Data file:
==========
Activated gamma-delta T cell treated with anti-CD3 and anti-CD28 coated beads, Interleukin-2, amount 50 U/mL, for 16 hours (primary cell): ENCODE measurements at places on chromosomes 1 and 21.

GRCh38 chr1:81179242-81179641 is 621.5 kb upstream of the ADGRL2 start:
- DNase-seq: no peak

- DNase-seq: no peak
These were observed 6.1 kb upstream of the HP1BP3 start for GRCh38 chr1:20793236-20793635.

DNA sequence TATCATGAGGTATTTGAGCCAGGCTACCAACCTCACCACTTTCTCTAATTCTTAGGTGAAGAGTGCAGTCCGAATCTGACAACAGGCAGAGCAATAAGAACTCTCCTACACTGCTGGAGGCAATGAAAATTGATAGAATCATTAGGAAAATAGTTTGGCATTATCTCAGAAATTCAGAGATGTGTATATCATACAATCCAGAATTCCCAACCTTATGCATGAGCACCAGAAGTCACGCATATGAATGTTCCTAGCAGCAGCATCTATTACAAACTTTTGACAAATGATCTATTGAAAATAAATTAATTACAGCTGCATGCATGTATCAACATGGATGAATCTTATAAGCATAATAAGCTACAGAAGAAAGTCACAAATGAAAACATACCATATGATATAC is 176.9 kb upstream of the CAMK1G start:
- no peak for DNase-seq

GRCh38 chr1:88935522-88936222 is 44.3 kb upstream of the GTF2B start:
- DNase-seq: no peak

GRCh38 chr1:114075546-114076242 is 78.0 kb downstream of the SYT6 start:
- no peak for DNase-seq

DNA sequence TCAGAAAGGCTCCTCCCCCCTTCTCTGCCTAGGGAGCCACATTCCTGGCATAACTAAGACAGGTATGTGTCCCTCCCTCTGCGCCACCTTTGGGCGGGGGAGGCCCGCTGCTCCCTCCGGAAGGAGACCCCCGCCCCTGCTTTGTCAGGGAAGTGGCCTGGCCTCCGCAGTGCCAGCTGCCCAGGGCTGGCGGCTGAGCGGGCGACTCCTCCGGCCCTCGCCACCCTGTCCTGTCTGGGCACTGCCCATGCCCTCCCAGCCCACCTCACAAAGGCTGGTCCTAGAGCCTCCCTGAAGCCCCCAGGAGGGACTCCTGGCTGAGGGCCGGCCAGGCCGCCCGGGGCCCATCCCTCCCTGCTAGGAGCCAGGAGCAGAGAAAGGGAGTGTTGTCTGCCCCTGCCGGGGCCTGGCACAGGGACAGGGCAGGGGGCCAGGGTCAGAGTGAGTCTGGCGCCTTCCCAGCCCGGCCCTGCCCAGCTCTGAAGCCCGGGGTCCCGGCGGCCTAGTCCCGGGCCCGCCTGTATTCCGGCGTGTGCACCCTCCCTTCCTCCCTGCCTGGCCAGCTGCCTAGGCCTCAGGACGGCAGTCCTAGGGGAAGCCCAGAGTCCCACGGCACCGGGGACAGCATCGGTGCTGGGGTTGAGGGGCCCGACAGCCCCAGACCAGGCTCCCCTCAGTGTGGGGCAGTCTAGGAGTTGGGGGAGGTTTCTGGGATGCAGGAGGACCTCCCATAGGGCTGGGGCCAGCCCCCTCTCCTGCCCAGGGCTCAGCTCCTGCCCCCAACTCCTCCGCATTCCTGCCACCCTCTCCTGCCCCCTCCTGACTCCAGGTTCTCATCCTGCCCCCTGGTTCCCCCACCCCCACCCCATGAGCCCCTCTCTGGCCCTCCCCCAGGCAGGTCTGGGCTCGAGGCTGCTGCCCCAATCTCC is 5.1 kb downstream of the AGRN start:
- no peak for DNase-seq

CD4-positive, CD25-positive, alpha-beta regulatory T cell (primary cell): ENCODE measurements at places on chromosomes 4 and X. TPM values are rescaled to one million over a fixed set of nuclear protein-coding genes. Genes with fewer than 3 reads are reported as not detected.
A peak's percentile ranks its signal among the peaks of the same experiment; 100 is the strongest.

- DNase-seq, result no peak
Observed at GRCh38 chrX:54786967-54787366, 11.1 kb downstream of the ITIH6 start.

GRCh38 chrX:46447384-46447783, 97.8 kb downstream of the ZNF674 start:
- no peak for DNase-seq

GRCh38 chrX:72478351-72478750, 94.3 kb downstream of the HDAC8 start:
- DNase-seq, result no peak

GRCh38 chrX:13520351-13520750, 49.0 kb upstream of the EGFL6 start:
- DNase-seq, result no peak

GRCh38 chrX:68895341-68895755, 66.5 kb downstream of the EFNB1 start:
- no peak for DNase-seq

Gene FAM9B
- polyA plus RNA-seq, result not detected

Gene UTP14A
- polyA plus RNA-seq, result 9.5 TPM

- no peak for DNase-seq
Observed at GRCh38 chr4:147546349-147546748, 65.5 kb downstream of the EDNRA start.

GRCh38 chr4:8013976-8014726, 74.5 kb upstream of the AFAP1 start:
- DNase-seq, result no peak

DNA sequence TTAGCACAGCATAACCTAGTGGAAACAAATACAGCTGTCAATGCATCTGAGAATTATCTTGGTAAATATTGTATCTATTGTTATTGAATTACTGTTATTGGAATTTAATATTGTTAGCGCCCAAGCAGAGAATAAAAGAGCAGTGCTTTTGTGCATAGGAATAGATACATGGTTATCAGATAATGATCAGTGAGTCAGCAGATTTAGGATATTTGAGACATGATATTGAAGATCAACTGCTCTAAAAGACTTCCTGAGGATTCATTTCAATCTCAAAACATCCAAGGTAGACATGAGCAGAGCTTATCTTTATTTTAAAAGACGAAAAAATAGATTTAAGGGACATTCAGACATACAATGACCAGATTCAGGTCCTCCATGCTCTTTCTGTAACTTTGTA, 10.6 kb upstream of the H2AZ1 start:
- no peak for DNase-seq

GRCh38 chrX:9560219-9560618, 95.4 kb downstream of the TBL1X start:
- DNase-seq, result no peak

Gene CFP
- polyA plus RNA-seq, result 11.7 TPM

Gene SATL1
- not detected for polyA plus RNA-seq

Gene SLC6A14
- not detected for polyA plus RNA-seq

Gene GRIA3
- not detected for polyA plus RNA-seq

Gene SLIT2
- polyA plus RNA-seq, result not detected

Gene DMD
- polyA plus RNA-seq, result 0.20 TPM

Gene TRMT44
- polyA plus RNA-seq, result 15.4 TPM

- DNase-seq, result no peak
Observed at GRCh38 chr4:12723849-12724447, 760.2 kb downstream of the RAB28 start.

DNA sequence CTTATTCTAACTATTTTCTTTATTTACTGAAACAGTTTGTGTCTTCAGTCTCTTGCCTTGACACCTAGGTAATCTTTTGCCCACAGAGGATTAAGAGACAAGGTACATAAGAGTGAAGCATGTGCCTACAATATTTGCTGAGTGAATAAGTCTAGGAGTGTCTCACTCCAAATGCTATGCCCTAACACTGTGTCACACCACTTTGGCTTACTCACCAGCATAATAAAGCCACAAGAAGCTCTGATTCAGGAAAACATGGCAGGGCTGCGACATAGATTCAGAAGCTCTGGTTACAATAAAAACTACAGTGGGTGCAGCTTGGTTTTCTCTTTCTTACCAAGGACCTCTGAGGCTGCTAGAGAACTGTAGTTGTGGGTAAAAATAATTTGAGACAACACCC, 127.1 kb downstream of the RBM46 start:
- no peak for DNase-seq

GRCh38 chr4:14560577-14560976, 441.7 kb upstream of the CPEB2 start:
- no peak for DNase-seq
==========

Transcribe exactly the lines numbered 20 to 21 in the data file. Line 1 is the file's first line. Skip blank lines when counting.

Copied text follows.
GRCh38 chrX:72478351-72478750, 94.3 kb downstream of the HDAC8 start:
- DNase-seq, result no peak